Note: This review is from the 2023 Fringe

A man sits inside a glass box. He’s handed himself in to share what he knows about the largest known case of tax fraud uncovered in Germany to date in the twenty-first century. He’s about to be questioned, a process which might take years. Did he realise that what he was doing was illegal, the interviewer asks? It’s complicated, he replies.

The Insider is a spectacular production. The glass box (created by Signe Krogh) is a blank canvas, lit from varied angles to become a bathroom, his boss’ house, a club, a hospital, assorted offices, the park, the interrogation room; and in the midst of this, it becomes a blackboard for an explanation of how the complicated fraud operation came to pass. The entire performance unfolds inside the glass box: a metaphor on all sorts of levels. We listen in on headphones which relay the actor’s voice and a complex binaural pre-recorded soundscape. It has a superbly unsettling effect.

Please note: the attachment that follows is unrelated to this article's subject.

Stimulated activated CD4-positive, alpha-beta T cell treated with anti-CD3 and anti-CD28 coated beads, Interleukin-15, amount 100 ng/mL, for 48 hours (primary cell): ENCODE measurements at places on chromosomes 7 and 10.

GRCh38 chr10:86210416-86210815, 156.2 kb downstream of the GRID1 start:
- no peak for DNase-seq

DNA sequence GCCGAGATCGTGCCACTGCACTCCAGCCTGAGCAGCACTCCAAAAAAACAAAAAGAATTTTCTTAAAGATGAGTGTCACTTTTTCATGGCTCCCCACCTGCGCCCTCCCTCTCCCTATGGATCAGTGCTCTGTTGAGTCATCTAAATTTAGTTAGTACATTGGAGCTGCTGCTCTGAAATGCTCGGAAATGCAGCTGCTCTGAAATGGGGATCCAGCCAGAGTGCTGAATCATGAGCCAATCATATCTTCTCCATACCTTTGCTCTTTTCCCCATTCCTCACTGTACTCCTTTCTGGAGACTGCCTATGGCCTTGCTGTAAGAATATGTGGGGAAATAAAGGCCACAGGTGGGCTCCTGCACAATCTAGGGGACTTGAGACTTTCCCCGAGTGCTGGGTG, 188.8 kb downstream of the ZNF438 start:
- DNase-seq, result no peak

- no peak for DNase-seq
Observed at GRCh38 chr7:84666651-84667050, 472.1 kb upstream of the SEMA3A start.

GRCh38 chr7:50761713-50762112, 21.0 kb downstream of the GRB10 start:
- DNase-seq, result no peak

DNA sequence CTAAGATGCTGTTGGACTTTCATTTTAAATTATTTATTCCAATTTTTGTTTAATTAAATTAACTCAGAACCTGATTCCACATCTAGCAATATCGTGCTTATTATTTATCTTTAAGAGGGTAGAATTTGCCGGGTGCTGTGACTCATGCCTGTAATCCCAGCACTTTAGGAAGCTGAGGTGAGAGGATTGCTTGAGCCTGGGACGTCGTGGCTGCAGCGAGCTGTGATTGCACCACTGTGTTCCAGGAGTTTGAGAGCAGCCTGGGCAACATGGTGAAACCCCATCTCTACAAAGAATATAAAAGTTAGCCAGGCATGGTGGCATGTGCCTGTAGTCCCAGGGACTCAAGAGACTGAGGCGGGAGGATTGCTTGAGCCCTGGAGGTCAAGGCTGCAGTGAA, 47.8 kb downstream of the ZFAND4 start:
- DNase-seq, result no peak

The backstory is well-researched and deftly told by writer Anna Skov Jensen: our young lawyer clawing his way up from the provinces, diligent to a fault, determined to do the right thing, until he meets the man at the top and realises that his version of the right thing was a product of his lack of imagination. Christopher Hvidberg Rønje does a superb job of portraying the well-intentioned lawyer, gradually seduced by his heady reinventing of the rules.

It’s a riveting account of both the history and myriad of contributory factors to this financial scandal (and all the others), not least of which was opportunism, catapulting ‘ordinary’ law-abiding people to the temporary status of quasi-gods. Have you never been tempted to overlook the rules? asks our protagonist, an insidious voice in our heads. We’re left wondering what we would’ve done if sat in that glass box of an office all those years ago.